Nolina matapensis

  • nolina matapensis

This plant is available in 5 gallon and 15 gallon sizes at our Fallbrook, CA nursery. Nolina matapensis, commonly called Sonoran Tree Bear Grass, is a lush-looking evergreen plant which develop s a trunk over time. .

Minimum purchase of any 4 plants for online orders.

All plants shipped bare root in one-gallon sizes.
Other sizes may be available for pick up from

our growing grounds in Fallbrook, 

For more information, call us at 760-990-4762.
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Nolina matapensis

  • Names and Synonyms:  
  • Common Names:  
    Sonoran Tree Bear Grass, Tree Bear Grass, Tuya, Beargrass, Palmita, Sotol, Truffula Tree, Palmilla
  • Family:  
    Agavaceae; Nolinaceae; Asparagaceae
  • Origin:  
    Native to the Sonoran desert in Mexico and was discovered near Hermosillo, Sonora, Mexico
  • Height:  
  • Width:  
  • Cold Tolerance:  
    15 to 20°F, -9.4 to -6.7°C
  • Heat Tolerance:  
    Very high heat tolerance
  • Light Requirement:  
    Partial shade inland to full sun
  • Water needs:  
    Very drought tolerant
  • Maintenance:  
    Remove dead leaves and spent flower spikes as desired
  • Uses:  
    This plant has a hemispherical form and unique long sculptural leaves which make it a fine specimen plant. It can be displayed in large containers as well. It is also at home in xeriscapes and large succulent and cactus gardens. Note that the leaves have sharp edges and should be kept clear of pedestrian traffic. Over many years it forms a branching trunk and can reach 12-15 feet tall though 8 feet is more likely in CA garden settings. This plant’s flowers attract wildlife – making the plant a nice choice for desert wildlife gardens as well. Sonoran Tree Bear Grass is fire-resistant and unloved by deer and rodents.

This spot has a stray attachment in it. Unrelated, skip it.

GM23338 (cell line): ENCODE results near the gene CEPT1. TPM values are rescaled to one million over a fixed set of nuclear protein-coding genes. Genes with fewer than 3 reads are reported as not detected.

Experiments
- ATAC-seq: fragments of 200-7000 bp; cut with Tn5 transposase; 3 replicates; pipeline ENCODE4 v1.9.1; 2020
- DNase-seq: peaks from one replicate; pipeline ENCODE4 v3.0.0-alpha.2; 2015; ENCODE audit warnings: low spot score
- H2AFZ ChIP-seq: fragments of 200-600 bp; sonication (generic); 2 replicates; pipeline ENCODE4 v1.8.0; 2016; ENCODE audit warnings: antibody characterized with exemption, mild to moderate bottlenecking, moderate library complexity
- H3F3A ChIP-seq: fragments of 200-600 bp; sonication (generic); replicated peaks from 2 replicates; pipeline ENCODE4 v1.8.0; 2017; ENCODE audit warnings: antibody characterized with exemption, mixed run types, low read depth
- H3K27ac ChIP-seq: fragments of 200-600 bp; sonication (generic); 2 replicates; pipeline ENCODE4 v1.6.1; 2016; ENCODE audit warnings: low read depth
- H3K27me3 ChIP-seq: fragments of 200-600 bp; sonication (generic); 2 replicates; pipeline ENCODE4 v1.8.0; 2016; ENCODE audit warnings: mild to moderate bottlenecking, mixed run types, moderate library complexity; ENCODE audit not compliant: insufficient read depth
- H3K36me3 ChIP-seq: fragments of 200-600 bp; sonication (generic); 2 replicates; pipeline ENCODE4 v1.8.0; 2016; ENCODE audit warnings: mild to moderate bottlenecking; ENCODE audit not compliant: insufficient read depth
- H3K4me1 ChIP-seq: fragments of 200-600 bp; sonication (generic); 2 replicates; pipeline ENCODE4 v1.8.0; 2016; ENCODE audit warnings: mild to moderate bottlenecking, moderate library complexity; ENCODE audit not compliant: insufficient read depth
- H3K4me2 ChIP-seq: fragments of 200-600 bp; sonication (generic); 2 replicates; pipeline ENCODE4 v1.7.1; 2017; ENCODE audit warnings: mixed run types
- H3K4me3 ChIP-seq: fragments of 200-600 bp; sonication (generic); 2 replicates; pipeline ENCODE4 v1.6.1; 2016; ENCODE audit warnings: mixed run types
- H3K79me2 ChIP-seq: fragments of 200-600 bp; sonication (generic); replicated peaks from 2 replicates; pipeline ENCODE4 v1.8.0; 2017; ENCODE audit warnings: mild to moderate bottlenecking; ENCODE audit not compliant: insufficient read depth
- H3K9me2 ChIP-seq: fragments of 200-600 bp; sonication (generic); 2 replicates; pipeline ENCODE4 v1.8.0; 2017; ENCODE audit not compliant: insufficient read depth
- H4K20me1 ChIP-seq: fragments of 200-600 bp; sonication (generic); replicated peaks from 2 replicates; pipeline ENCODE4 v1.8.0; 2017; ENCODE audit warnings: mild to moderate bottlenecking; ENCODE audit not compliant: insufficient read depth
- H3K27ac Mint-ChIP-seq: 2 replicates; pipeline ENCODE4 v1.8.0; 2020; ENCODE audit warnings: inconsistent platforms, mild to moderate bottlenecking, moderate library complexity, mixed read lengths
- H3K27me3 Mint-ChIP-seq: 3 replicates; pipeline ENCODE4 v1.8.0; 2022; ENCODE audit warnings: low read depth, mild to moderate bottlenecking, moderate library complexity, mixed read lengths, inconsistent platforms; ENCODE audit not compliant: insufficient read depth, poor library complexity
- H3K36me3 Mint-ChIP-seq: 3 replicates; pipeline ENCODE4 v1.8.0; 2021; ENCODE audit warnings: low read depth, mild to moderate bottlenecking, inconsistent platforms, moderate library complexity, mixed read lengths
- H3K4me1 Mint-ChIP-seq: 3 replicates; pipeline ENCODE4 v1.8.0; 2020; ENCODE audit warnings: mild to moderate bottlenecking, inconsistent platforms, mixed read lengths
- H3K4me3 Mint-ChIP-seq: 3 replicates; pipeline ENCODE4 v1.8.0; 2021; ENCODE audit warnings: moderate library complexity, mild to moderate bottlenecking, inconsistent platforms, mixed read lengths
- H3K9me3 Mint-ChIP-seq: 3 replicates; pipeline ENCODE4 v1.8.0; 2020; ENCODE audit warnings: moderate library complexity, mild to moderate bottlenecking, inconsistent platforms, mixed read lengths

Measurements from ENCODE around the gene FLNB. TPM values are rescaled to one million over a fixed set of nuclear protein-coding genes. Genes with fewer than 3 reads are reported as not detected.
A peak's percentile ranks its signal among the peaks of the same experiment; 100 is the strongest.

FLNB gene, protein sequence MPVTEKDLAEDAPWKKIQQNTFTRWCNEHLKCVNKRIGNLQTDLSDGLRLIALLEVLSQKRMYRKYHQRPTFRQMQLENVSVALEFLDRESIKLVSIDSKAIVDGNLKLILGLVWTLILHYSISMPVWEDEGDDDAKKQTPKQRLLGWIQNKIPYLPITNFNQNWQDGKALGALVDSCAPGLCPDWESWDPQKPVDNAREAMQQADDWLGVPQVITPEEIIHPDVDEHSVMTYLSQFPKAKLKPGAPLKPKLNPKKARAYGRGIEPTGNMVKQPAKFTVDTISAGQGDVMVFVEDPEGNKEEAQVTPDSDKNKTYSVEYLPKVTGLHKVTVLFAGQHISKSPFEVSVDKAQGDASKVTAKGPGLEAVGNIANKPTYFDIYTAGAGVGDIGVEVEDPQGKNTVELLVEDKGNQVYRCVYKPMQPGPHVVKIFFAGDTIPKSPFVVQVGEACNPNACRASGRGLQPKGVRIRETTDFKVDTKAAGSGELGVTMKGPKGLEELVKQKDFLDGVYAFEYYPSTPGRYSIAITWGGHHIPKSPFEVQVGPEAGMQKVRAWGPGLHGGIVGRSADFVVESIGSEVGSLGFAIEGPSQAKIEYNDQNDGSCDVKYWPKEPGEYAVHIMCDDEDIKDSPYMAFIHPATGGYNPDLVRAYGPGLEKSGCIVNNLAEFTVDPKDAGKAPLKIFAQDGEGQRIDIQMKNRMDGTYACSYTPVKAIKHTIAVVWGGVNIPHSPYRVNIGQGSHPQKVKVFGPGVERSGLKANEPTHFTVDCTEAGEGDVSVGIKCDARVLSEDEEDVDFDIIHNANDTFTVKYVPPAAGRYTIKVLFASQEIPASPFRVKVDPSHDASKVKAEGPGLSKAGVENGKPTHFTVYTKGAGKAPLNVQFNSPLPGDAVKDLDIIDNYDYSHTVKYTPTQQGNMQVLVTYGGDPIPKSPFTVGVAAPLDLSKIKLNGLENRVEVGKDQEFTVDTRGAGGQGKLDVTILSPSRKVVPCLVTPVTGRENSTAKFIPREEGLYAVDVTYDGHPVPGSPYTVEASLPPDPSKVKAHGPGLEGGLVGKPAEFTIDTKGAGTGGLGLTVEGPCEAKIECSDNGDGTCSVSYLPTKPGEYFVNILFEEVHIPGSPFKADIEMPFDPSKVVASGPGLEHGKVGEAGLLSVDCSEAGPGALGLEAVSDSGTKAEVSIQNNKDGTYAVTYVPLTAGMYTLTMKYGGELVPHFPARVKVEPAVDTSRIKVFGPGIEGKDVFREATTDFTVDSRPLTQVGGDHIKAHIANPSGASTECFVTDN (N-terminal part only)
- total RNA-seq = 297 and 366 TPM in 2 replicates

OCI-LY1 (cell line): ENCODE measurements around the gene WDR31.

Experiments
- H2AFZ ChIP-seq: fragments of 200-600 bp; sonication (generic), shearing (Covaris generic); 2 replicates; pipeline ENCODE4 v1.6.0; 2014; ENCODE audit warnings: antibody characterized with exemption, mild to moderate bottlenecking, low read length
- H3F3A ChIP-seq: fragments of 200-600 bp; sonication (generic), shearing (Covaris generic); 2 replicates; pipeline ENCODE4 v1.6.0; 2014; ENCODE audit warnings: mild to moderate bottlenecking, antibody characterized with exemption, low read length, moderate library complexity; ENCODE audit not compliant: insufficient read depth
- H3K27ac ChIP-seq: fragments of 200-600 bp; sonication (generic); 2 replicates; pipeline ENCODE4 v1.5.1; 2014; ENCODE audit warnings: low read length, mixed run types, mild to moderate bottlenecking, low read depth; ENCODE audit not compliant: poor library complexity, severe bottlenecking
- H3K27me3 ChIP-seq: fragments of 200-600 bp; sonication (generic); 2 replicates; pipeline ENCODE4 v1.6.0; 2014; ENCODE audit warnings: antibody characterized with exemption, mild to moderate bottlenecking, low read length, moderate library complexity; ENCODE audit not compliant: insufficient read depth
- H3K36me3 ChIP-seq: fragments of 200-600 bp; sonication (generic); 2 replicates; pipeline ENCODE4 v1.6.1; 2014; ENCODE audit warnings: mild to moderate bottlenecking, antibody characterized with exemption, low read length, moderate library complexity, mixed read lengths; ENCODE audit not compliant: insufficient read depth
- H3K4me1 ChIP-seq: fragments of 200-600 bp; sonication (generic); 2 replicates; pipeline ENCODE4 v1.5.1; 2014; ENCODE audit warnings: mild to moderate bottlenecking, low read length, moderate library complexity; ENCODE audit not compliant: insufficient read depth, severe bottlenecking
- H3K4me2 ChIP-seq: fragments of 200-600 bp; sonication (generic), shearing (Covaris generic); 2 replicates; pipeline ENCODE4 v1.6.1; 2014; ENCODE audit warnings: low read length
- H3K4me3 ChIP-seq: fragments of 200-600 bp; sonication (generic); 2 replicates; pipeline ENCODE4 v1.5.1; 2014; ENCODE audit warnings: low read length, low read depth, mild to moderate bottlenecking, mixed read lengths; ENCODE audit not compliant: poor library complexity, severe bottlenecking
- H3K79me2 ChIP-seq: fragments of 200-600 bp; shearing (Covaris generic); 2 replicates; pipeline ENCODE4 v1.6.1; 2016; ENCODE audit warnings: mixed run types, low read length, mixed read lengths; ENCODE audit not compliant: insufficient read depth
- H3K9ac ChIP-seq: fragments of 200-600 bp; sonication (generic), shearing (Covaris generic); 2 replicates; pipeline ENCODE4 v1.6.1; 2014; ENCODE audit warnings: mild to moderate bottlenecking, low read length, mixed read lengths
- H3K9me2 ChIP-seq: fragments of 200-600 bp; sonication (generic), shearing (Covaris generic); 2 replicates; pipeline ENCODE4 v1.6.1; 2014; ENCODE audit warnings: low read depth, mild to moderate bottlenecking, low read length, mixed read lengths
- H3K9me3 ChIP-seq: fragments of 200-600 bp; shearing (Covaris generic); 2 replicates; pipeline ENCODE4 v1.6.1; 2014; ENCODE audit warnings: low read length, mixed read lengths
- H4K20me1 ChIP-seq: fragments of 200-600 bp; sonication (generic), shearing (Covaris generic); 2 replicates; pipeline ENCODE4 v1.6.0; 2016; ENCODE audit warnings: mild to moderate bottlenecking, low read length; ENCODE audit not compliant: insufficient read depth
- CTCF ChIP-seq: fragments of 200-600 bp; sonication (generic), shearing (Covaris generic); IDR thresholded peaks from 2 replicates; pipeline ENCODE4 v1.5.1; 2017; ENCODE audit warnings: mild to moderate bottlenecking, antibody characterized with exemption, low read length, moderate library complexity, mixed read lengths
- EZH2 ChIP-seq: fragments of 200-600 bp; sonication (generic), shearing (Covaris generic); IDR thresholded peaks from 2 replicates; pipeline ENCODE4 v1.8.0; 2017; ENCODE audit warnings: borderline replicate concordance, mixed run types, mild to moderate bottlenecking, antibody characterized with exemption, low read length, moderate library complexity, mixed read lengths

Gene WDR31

• Propagation:  
    Can be propagated from seed but both male and female plants are needed to set seed.
  • Problems:  
    Needs good drainage
  • Special notes:  
    This lush-looking evergreen plant will develop a trunk over time. Dead, older leaves can be removed to better display this feature. The leaves are strap-like and glossy bluish-green. In June and July the plant develops a 4 to 6 foot long fluffy inflorescence that is a branched panicle covered in small 1/8” white flowers. The plant goes on to develop bean like seed pods that open at maturity to reveal winged seed pods if both male and female plants are grown. This slow growing plant tolerates alkaline soils and prefers dry slopes and rocky ridges.